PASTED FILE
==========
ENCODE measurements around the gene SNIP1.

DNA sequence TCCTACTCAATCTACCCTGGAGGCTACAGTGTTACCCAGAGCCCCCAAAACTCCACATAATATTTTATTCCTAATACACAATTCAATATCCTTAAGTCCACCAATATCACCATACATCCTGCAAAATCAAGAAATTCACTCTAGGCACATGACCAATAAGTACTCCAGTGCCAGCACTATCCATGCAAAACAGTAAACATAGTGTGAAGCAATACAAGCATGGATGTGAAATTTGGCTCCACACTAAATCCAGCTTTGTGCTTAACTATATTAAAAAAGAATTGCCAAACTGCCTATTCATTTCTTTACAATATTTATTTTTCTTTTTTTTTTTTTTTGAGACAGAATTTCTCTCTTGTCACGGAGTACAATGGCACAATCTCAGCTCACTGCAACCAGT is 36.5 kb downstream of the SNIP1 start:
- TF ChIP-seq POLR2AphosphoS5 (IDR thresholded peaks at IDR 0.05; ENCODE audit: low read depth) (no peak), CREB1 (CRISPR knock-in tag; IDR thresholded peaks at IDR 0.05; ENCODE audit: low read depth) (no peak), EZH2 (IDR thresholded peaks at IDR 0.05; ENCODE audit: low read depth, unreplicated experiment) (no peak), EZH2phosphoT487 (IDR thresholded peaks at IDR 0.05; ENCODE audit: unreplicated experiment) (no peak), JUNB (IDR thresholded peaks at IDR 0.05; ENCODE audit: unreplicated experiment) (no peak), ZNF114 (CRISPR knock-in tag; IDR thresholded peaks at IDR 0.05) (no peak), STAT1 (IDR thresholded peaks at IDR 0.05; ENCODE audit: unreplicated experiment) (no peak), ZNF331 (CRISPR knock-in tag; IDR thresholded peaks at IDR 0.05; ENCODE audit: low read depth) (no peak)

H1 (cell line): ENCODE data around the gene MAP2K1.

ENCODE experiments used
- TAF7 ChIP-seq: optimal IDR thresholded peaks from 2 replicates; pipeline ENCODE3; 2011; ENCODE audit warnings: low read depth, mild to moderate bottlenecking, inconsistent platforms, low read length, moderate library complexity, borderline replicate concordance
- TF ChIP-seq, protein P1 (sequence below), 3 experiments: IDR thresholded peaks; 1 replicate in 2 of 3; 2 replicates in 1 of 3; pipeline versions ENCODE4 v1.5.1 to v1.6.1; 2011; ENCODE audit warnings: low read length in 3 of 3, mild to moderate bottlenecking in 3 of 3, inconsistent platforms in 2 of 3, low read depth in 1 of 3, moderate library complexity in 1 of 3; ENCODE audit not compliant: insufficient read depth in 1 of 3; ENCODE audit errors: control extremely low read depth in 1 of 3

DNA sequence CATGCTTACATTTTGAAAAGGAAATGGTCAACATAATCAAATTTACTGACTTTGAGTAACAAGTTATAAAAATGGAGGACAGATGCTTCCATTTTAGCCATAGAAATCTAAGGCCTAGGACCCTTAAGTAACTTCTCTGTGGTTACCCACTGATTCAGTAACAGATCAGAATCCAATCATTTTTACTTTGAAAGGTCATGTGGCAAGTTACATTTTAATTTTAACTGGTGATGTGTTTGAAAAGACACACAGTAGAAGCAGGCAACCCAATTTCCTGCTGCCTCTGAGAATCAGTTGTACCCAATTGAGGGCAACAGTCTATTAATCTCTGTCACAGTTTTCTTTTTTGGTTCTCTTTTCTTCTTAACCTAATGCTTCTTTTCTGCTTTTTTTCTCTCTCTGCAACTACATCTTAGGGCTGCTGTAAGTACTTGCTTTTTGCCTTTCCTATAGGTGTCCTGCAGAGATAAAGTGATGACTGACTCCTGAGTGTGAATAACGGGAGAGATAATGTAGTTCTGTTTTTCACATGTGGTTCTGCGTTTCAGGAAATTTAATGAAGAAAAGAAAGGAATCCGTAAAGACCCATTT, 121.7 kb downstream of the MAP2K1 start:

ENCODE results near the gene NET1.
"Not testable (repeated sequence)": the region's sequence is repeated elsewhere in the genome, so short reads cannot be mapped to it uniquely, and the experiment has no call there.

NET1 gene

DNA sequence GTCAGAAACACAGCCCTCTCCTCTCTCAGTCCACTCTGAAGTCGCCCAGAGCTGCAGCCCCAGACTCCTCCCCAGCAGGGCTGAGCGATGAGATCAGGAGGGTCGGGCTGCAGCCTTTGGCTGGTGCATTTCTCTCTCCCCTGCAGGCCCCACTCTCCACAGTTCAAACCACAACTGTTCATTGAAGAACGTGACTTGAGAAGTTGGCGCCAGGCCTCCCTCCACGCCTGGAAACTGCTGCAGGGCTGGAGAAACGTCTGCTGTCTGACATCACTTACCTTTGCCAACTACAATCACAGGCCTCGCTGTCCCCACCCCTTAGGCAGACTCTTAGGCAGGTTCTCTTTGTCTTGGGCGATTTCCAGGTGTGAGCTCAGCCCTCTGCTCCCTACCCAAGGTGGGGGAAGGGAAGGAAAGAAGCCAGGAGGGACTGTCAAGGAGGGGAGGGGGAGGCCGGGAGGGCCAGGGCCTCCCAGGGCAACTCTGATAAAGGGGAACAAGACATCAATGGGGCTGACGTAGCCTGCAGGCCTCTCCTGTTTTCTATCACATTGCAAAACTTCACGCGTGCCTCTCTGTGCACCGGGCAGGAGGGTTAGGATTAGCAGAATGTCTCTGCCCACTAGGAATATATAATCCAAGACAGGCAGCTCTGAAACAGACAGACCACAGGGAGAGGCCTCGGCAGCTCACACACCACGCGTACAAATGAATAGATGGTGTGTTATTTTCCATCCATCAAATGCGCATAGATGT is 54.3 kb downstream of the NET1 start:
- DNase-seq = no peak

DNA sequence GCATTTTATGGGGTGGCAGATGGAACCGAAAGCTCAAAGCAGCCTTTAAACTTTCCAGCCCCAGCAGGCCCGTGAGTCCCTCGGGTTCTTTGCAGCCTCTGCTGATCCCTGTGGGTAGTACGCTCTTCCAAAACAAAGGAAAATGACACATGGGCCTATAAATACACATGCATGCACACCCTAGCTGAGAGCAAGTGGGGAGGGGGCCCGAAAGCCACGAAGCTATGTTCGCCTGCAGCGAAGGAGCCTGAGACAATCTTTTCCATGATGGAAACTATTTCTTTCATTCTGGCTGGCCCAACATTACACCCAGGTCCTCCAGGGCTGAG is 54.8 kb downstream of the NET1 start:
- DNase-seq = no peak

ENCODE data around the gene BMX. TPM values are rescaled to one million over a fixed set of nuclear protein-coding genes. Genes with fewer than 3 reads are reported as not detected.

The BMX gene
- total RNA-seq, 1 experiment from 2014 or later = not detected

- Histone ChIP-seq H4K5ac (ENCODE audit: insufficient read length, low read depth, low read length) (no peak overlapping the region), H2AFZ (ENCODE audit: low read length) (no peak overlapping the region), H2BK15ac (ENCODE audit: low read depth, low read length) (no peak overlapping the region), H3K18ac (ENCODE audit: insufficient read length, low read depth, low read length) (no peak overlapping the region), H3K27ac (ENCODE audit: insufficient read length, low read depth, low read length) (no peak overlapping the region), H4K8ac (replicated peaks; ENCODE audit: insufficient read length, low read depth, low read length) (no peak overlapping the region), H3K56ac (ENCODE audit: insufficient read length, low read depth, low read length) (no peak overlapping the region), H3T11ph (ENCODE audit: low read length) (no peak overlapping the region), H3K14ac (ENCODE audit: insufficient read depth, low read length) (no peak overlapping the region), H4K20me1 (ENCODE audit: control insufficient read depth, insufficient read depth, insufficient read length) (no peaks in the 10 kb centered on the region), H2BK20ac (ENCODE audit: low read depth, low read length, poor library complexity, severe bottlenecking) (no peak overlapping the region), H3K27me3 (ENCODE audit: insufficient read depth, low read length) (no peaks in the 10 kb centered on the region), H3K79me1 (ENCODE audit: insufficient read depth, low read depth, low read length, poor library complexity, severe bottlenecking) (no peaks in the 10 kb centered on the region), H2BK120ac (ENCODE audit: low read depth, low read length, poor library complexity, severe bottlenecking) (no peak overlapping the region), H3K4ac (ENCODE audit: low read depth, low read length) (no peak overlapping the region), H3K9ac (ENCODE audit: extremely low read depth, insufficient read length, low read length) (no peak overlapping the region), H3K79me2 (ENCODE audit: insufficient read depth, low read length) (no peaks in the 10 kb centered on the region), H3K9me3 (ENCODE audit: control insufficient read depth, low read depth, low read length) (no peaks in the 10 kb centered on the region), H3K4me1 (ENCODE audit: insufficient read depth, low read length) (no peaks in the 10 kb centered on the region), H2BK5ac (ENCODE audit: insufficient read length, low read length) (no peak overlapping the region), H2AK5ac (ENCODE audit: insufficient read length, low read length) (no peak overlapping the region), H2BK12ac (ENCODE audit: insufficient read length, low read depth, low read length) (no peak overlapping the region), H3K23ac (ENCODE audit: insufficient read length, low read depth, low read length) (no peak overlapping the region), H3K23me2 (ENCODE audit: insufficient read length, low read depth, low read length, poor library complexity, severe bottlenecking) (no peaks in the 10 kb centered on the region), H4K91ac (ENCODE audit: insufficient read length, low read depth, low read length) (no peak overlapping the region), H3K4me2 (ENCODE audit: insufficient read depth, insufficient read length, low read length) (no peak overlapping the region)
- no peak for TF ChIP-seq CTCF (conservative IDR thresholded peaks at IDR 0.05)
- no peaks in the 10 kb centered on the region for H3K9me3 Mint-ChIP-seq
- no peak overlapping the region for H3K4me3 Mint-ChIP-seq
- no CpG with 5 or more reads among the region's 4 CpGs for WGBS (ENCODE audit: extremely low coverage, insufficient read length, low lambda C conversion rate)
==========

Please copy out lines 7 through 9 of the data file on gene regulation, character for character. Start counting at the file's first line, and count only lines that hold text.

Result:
- TF ChIP-seq, protein P1 (sequence below), 3 experiments: IDR thresholded peaks; 1 replicate in 2 of 3; 2 replicates in 1 of 3; pipeline versions ENCODE4 v1.5.1 to v1.6.1; 2011; ENCODE audit warnings: low read length in 3 of 3, mild to moderate bottlenecking in 3 of 3, inconsistent platforms in 2 of 3, low read depth in 1 of 3, moderate library complexity in 1 of 3; ENCODE audit not compliant: insufficient read depth in 1 of 3; ENCODE audit errors: control extremely low read depth in 1 of 3

DNA sequence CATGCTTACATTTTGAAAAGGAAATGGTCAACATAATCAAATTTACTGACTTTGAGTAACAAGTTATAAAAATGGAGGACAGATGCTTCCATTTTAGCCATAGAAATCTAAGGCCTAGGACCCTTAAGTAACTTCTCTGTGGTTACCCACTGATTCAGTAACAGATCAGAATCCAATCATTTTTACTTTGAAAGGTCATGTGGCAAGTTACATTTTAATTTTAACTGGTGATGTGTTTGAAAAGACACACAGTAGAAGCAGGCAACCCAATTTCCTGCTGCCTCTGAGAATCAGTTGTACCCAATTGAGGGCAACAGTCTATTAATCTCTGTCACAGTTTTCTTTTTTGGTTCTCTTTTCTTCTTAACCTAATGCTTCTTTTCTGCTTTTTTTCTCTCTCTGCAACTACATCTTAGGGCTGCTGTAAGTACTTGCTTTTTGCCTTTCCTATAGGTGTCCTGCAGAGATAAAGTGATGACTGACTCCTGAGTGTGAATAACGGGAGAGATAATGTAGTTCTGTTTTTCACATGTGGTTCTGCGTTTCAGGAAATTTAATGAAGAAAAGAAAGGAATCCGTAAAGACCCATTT, 121.7 kb downstream of the MAP2K1 start:

ENCODE results near the gene NET1.